month = "2",
day = "26",
doi = "10.3354/meps07240",
language = "English",
volume = "355",
pages = "73--84",
journal = "Marine Ecology Progress Series",
issn = "0171-8630",
publisher = "Inter-Research",

}

Response of an abyssal macrofaunal community to a phytodetrital pulse. / Sweetman, Andrew K.; Witte, Ursula.

In: Marine Ecology Progress Series, Vol. 355, 26.02.2008, p. 73-84.

Research output: Contribution to journalArticle

TY - JOUR

T1 - Response of an abyssal macrofaunal community to a phytodetrital pulse

AU - Sweetman, Andrew K.

AU - Witte, Ursula

PY - 2008/2/26

Y1 - 2008/2/26

N2 - The majority of deep-sea benthic communities rely on particulate organic matter (POM) sinking from the euphotic zone for energy, much of which is delivered in pulsed events. But we know little about abyssal plain macrofaunal communities, their response to such events or their role in deep-sea carbon-cycling. In this study, we examined the composition of the macrofaunal community at Station M in the deep NE Pacific and assessed its short-term response to a simulated OM pulse in two 36 h in situ enrichment experiments. In each experiment, 1.2 gC m–2 of 13C-labelled Skeletonema costatum was deposited onto the seafloor using a benthic chamber lander. Macrofaunal abundance and biomass were significantly higher at 0 to 5 cm depth compared to 5 to 10 cm, and were dominated by the Nematoda and Crustacea, respectively. Twenty-five percent of the macrofauna specimens showed 13C signatures indicative of label ingestion, but specific uptake (Δδ13C) and C-turnover rates varied strongly between and within taxa. Two organisms, a single cumacean from 1 chamber and a paraonid polychaete from the second chamber, were responsible for the majority of C-uptake and had ingested up to 2.3% of their body weight in C. Macrofaunal C-turnover was much lower than recorded in the abyssal NE Atlantic, which is most likely due to differences in the timing of the experiments relative to the spring/summer bloom, different experimental durations and disparities in macrofaunal community structure. These results emphasize the degree of plasticity inherent in the macrofaunal response to a food pulse and stress the need for comprehensive in situ investigations to further our understanding of deep-sea benthic ecosystem functioning.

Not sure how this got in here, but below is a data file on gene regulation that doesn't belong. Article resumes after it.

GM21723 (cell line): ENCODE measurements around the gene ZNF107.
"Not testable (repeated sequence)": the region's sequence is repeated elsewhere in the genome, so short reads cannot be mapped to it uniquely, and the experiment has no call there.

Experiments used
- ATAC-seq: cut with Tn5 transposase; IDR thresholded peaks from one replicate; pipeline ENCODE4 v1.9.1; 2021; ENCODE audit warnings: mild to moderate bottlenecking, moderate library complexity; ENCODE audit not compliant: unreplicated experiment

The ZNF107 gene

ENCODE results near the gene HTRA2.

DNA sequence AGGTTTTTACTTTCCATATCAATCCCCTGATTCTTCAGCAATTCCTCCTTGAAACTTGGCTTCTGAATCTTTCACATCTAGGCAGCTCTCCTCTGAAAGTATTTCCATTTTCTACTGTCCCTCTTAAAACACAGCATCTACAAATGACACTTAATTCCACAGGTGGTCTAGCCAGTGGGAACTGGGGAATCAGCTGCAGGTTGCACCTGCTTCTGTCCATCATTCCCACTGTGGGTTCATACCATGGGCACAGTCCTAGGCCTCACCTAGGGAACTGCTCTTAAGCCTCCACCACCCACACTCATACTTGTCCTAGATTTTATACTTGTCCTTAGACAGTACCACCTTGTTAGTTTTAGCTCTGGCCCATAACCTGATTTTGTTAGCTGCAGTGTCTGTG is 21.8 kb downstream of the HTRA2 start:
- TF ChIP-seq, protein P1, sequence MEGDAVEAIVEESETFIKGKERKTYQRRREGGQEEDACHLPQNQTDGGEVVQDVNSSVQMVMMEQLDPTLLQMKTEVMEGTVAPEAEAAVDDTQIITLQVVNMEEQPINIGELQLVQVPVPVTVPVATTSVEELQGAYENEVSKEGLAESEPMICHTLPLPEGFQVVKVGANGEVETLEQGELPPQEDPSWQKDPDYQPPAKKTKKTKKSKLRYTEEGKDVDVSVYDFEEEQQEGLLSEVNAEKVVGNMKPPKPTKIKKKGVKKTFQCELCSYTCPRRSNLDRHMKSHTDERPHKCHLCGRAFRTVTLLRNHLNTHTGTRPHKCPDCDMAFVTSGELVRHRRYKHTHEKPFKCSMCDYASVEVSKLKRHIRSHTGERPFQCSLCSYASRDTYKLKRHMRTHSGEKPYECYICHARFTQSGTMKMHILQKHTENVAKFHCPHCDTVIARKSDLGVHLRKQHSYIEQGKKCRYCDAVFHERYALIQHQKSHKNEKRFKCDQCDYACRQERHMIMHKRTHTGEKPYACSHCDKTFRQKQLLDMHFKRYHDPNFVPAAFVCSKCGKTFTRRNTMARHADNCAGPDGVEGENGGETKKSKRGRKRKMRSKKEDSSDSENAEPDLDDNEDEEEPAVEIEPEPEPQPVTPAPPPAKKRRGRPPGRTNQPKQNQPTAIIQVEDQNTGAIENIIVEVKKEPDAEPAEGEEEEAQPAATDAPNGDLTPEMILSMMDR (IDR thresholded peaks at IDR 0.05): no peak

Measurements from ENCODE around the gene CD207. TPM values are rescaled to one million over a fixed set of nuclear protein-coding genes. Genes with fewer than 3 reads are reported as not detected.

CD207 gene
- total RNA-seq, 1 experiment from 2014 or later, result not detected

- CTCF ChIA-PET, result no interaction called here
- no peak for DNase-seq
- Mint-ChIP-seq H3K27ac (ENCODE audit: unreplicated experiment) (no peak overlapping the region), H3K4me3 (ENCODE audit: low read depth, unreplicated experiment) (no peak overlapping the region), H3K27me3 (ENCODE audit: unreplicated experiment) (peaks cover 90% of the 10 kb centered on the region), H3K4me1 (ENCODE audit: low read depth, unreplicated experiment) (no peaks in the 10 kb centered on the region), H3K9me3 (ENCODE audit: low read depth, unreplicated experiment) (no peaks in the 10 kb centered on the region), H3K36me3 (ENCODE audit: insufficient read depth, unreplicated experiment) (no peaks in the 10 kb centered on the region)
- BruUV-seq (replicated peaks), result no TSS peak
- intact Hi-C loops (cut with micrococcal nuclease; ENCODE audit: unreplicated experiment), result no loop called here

AB - The majority of deep-sea benthic communities rely on particulate organic matter (POM) sinking from the euphotic zone for energy, much of which is delivered in pulsed events. But we know little about abyssal plain macrofaunal communities, their response to such events or their role in deep-sea carbon-cycling. In this study, we examined the composition of the macrofaunal community at Station M in the deep NE Pacific and assessed its short-term response to a simulated OM pulse in two 36 h in situ enrichment experiments. In each experiment, 1.2 gC m–2 of 13C-labelled Skeletonema costatum was deposited onto the seafloor using a benthic chamber lander. Macrofaunal abundance and biomass were significantly higher at 0 to 5 cm depth compared to 5 to 10 cm, and were dominated by the Nematoda and Crustacea, respectively. Twenty-five percent of the macrofauna specimens showed 13C signatures indicative of label ingestion, but specific uptake (Δδ13C) and C-turnover rates varied strongly between and within taxa. Two organisms, a single cumacean from 1 chamber and a paraonid polychaete from the second chamber, were responsible for the majority of C-uptake and had ingested up to 2.3% of their body weight in C. Macrofaunal C-turnover was much lower than recorded in the abyssal NE Atlantic, which is most likely due to differences in the timing of the experiments relative to the spring/summer bloom, different experimental durations and disparities in macrofaunal community structure. These results emphasize the degree of plasticity inherent in the macrofaunal response to a food pulse and stress the need for comprehensive in situ investigations to further our understanding of deep-sea benthic ecosystem functioning.

U2 - 10.3354/meps07240

DO - 10.3354/meps07240

M3 - Article

VL - 355

SP - 73

EP - 84

JO - Marine Ecology Progress Series

JF - Marine Ecology Progress Series

SN - 0171-8630

ER -